The aim of this collection of photographs is to show how the majority of locks on UK canals continue to operate using Victorian engineering, and without any modernisation or 21st century technology. There are some exceptions to this: e.g.: the Anderton Lift and the Foxton Incline Plane lift, and although some rivers do have electrically operated locks, the principle of how a boat progresses up or down hill remains the same.
I visited two locks to take the photographs: one at Napton on the Oxford Canal, a narrow canal, and one at Stoke Bruerne on the Grand Union, a wide canal. The only difference between a narrow and wide canal is the width of the locks, but I wanted to show the different winding gear and gates. I avoided taking photographs of scenery or boats as there are many such photographs in existence. This was an exercise in photographing the locks and their workings rather than a create a set of “postcard” images.
I used a 24 – 105mm zoom lens as this gave me the flexibility of being able to take close up photographs and also to stand back and zoom into the subject without falling into the canal! All the photographs were taken on aperture priority. I found the first set taken on the narrow canal difficult as it was a dull day and I each time I closed down the aperture to increase the depth of field the camera increased the shutter speed. Without a tripod (which would have been impractical) some photos were blurred and some overexposed. I had to alter the exposure compensation each time to allow for this. The second set of photographs on the wide canal were taken on a sunny day so I had less complications with over or under exposure. I have indicated on the back of the 10 printed photographs which ones were taken on the dull and sunny days.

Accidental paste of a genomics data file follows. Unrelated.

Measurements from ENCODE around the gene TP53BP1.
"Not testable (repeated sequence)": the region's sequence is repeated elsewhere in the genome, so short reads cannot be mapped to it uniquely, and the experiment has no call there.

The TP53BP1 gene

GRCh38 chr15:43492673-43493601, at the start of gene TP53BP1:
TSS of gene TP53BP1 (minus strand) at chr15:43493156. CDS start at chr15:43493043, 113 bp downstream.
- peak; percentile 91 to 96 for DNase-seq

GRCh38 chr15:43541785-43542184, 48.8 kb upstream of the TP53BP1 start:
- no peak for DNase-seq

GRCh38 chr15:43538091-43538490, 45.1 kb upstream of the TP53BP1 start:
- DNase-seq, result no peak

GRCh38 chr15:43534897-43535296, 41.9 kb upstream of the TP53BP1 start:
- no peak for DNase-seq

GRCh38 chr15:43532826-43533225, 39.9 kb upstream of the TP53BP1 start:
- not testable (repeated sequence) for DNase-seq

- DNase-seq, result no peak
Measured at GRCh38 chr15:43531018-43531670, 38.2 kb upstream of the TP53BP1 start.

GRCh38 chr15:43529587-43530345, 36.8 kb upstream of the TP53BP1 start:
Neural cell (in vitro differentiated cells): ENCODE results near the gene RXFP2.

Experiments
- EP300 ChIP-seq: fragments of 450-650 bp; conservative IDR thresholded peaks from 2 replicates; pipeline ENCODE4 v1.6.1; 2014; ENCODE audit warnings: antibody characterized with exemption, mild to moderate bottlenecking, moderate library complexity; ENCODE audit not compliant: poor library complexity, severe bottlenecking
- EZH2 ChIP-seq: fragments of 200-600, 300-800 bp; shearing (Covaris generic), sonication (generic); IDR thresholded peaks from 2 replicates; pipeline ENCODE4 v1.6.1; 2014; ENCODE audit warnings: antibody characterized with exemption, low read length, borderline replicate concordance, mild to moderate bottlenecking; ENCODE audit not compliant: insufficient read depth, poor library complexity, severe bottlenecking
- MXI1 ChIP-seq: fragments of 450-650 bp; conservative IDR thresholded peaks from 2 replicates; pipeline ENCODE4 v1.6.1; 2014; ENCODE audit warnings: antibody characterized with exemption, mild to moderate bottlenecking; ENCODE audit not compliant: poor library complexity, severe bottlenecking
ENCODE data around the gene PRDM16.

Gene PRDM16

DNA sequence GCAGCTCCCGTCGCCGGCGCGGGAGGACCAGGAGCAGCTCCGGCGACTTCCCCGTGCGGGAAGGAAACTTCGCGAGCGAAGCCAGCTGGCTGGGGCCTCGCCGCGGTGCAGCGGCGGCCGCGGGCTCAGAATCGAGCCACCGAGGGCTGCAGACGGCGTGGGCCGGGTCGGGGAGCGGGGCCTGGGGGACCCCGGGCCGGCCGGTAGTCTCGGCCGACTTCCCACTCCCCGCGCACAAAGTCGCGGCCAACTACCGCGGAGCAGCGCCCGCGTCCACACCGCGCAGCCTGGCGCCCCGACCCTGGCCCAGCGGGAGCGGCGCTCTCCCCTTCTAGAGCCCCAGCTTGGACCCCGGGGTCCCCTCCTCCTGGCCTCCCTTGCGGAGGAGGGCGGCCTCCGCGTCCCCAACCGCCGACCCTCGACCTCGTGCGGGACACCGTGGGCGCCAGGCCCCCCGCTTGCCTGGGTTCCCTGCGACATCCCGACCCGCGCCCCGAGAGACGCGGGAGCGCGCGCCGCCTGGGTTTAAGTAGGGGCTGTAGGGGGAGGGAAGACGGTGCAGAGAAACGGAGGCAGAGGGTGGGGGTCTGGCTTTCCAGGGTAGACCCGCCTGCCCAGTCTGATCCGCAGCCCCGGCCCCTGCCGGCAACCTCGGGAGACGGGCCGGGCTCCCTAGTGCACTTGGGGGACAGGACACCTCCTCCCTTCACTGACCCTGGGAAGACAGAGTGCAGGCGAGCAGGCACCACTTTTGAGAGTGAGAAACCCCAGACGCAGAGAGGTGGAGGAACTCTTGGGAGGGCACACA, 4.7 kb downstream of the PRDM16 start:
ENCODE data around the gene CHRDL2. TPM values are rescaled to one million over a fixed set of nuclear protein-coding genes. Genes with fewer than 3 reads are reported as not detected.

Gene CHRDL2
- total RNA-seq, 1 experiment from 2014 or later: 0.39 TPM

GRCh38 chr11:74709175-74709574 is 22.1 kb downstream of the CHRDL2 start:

I took some photographs of people working the locks, which I think worked well, but perhaps I should have taken more of the boats going down and coming up in the lock to show how the water controls the functionality of the paddles and gates.
I was pleased with the photograph of the wooden bollard. It was taken with a wide aperture (f4) to blur the background and from this angle it is difficult to assess its size. (Actually it is about 18” high). The bollard would have been installed when the lock was built, and now, with many years of ropes having been wrapped around it, has taken on a very different shape. It’s no longer straight sided.
I felt the photographs of moving water worked well considering the camera was on aperture priority, rather than shutter priority. Because they were taken on a sunny day, the camera set the shutter speed fast enough for the water drops to be in focus, which was my aim. I also took some of the moving water where the shutter speed was slower, and these can be seen on the contact sheet. My preference is for the drops to be visible.
When I assessed my work I was a bit disappointed as I felt I had not been able to show all the workings of the lock from the bank. There is much more to see from within the lock chamber itself but of course that is only visible from a boat.
Although I am pleased with the technical quality of these photographs, I think overall the collection could be improved by telling the whole story of how a boat gets from one level to another using only mechanical technology. Whilst all the photographs are of the same subject, there is no narrative, and anyone who is not familiar with locks would not necessarily understand what is going on.
I intend to take more photographs in future when we next take our own boat through some locks. The view of the engineering inside the lock chamber is easier to see and photograph. I will then revisit this collection and aim to tell the full story.